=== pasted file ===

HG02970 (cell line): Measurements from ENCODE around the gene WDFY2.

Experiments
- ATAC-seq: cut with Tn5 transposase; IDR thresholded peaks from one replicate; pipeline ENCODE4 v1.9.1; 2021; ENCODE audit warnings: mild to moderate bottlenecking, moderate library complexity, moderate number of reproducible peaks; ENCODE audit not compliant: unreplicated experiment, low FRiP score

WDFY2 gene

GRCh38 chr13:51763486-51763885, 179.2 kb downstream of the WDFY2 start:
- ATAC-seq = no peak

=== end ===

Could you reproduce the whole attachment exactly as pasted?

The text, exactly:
HG02970 (cell line): Measurements from ENCODE around the gene WDFY2.

Experiments
- ATAC-seq: cut with Tn5 transposase; IDR thresholded peaks from one replicate; pipeline ENCODE4 v1.9.1; 2021; ENCODE audit warnings: mild to moderate bottlenecking, moderate library complexity, moderate number of reproducible peaks; ENCODE audit not compliant: unreplicated experiment, low FRiP score

WDFY2 gene

GRCh38 chr13:51763486-51763885, 179.2 kb downstream of the WDFY2 start:
- ATAC-seq = no peak